Returns the text of the SQL statement for the specified SQL handle.
This feature will be removed in a future version of Microsoft SQL Server. Avoid using this feature in new development work, and plan to modify applications that currently use this feature. Use sys.dm_exec_sql_text instead. For more information, see sys.dm_exec_sql_text (Transact-SQL).
Database ID. Is NULL for ad hoc SQL statements.
ID of the database object. Is NULL for ad hoc SQL statements.
Indicates the number of the group, if the procedures are grouped.
0 = Entries are not procedures.
NULL = Ad hoc SQL statements.
Indicates whether the object is encrypted.
0 = Not encrypted
1 = Encrypted
Is the text of the SQL statement. Is NULL for encrypted objects.
You can obtain a valid SQL handle from the sql_handle column of the sys.dm_exec_requests (Transact-SQL) dynamic management view.
If you pass a handle that no longer exists in cache, fn_get_sql returns an empty result set. If you pass a handle that is not valid, the batch stops, and an error message is returned.
The SQL Server Database Engine cannot cache some Transact-SQL statements, such as bulk copy statements and statements with string literals that are larger than 8 KB. Handles to those statements cannot be retrieved by using fn_get_sql.
The text column of the result set is filtered for text that may contain passwords. For more information about security related stored procedures that are not monitored, see Filtering a Trace.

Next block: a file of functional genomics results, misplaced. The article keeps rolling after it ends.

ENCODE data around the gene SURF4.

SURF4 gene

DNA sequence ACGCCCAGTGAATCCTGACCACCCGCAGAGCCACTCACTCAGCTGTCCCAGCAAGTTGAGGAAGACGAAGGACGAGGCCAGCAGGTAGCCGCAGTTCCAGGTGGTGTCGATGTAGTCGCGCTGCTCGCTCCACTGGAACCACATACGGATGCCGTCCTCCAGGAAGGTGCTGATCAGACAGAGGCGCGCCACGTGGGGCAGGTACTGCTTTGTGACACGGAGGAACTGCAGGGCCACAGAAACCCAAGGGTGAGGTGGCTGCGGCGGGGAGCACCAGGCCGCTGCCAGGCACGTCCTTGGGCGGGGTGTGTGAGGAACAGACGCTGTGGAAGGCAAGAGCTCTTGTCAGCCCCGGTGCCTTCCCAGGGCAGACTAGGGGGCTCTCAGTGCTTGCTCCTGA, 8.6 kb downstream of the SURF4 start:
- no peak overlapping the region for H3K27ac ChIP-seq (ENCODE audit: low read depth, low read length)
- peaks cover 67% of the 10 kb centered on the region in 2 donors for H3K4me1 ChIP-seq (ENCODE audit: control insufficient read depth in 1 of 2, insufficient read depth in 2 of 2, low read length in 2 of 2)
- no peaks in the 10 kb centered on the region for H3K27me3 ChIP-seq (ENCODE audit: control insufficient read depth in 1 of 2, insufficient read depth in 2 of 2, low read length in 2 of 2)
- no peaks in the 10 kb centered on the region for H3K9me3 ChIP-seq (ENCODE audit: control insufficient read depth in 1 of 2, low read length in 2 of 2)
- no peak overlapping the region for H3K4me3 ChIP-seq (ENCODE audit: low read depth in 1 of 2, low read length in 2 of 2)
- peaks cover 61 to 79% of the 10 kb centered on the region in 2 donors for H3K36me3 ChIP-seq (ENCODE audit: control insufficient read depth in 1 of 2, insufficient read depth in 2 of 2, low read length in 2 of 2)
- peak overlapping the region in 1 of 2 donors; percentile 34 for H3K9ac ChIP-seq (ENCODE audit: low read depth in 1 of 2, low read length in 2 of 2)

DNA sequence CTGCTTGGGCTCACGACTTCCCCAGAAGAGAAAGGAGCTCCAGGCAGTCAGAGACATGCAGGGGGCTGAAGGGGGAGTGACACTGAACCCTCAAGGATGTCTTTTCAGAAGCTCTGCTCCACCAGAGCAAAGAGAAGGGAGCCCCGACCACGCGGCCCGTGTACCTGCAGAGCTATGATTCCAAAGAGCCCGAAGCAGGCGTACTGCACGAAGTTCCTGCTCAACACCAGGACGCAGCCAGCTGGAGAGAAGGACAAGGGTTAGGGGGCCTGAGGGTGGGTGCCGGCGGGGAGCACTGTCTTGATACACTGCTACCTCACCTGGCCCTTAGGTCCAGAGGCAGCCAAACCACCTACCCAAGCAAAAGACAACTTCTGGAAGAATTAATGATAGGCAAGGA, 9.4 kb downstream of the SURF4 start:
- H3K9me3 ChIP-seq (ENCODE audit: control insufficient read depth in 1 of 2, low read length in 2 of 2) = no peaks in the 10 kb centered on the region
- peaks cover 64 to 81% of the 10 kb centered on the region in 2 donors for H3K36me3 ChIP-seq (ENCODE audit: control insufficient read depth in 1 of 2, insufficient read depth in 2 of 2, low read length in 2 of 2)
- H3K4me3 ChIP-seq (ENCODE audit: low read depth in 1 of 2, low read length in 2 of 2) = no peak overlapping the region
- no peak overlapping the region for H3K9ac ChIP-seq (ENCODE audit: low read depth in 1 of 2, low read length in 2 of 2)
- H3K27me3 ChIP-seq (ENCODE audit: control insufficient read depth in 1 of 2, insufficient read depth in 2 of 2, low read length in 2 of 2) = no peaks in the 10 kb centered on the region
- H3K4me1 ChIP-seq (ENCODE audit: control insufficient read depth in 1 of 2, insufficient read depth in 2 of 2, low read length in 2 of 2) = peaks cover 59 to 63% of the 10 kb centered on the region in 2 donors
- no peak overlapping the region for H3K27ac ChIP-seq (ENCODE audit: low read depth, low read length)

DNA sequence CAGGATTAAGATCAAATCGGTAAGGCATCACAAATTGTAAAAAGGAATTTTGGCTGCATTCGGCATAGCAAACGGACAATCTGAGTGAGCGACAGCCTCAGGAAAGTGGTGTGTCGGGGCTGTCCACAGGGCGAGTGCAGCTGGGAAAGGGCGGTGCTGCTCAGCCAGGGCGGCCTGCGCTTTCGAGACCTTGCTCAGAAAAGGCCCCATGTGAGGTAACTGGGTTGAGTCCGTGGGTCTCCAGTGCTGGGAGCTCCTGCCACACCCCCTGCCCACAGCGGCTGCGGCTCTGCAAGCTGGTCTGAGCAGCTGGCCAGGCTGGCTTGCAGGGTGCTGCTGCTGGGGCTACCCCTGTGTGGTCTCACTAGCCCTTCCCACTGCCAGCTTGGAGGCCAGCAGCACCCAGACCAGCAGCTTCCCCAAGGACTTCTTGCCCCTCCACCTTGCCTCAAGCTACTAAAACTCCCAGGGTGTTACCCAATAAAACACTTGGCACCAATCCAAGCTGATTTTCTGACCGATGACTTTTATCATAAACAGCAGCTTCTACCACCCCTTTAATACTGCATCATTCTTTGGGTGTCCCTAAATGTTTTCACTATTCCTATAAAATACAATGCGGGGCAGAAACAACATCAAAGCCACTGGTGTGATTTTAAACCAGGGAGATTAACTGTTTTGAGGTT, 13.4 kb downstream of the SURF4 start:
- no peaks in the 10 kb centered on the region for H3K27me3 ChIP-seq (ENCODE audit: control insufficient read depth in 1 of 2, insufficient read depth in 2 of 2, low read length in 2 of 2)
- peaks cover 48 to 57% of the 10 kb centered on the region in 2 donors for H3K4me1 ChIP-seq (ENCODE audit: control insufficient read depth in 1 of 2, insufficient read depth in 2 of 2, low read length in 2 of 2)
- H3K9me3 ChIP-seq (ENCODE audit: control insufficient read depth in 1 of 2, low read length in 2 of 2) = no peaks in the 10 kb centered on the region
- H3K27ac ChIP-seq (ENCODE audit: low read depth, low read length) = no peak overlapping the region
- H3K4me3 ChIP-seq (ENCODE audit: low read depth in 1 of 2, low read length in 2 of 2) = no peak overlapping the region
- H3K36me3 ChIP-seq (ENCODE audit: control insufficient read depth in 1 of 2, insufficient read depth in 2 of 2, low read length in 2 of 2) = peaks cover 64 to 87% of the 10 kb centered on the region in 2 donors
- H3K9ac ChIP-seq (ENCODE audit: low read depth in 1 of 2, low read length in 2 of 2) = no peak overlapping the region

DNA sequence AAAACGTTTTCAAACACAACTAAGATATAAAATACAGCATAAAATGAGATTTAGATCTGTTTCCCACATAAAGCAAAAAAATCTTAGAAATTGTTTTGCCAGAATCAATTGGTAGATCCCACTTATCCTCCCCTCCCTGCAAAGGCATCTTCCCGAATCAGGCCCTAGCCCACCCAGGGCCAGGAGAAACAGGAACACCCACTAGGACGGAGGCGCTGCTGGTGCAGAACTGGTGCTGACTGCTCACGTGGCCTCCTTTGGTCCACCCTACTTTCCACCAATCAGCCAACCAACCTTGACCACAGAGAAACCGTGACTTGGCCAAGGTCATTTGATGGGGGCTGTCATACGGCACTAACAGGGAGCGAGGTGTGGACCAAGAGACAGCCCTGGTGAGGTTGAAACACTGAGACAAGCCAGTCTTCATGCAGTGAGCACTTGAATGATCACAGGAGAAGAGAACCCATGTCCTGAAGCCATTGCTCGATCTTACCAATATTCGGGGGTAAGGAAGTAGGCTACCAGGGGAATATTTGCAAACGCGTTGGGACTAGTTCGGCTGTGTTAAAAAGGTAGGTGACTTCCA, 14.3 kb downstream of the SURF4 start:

The fn_get_sql function returns information that is similar to the DBCC INPUTBUFFER command. The following are examples of when the fn_get_sql function can be used because DBCC INPUTBUFFER cannot be:
When events have more than 255 characters.
When you have to return the highest current nesting level of a stored procedure. For example, there are two stored procedures that are named sp_1 and sp_2. If sp_1 calls sp_2 and you obtain the handle from the sys.dm_exec_requests dynamic management view while sp_2 is running, the fn_get_sql function returns information about sp_2. Additionally, the fn_get_sql function returns the complete text of the stored procedure at the highest current nesting level.
Database administrators can use the fn_get_sql function, as shown in the following example, to help diagnose problem processes. After an administrator identifies a problem session ID, the administrator can retrieve the SQL handle for that session, call fn_get_sql with the handle, and then use the start and end offsets to determine the SQL text of the problem session ID.
DECLARE @Handle varbinary(64); SELECT @Handle = sql_handle FROM sys.dm_exec_requests WHERE session_id = 52 and request_id = 0; SELECT * FROM sys.fn_get_sql(@Handle); GO